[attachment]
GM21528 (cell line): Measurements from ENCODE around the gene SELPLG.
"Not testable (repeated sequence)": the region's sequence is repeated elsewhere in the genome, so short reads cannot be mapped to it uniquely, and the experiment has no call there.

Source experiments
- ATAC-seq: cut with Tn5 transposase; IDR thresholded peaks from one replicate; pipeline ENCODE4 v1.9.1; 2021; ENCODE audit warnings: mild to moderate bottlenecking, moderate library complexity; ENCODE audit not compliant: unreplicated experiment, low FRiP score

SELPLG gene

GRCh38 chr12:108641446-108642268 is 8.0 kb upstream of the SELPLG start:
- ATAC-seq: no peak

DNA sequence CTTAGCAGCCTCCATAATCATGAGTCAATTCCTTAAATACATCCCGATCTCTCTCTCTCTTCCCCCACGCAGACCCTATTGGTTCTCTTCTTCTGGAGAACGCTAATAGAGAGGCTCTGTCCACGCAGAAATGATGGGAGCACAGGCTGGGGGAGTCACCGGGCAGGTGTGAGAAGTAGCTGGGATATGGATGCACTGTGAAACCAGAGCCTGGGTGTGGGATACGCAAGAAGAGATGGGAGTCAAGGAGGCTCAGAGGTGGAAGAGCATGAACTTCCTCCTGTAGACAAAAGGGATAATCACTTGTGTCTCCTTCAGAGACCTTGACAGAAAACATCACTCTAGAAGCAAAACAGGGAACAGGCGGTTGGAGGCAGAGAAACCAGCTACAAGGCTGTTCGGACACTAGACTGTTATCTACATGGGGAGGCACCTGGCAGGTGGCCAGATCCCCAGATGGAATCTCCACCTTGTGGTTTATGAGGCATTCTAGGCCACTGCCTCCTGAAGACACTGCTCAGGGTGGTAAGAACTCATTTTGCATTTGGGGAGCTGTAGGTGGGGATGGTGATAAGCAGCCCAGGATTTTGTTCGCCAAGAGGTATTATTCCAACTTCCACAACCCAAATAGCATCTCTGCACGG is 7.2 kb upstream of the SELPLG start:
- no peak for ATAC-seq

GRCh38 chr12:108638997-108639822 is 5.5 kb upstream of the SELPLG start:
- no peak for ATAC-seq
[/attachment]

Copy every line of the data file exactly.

GM21528 (cell line): Measurements from ENCODE around the gene SELPLG.
"Not testable (repeated sequence)": the region's sequence is repeated elsewhere in the genome, so short reads cannot be mapped to it uniquely, and the experiment has no call there.

Source experiments
- ATAC-seq: cut with Tn5 transposase; IDR thresholded peaks from one replicate; pipeline ENCODE4 v1.9.1; 2021; ENCODE audit warnings: mild to moderate bottlenecking, moderate library complexity; ENCODE audit not compliant: unreplicated experiment, low FRiP score

SELPLG gene

GRCh38 chr12:108641446-108642268 is 8.0 kb upstream of the SELPLG start:
- ATAC-seq: no peak

DNA sequence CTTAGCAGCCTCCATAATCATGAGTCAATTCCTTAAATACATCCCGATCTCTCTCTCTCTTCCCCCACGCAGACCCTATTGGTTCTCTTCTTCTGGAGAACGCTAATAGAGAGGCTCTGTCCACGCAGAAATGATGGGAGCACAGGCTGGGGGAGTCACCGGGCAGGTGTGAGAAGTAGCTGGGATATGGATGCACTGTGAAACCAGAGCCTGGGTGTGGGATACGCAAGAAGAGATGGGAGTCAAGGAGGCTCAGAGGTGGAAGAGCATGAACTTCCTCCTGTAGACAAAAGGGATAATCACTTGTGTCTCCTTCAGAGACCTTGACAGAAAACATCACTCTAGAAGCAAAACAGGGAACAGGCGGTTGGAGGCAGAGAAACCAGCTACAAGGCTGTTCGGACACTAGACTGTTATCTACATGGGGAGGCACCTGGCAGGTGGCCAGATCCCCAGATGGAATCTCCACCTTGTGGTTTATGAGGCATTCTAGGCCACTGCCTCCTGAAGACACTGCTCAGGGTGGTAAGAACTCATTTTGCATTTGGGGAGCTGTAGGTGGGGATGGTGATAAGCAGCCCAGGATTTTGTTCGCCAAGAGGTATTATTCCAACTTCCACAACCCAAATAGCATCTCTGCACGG is 7.2 kb upstream of the SELPLG start:
- no peak for ATAC-seq

GRCh38 chr12:108638997-108639822 is 5.5 kb upstream of the SELPLG start:
- no peak for ATAC-seq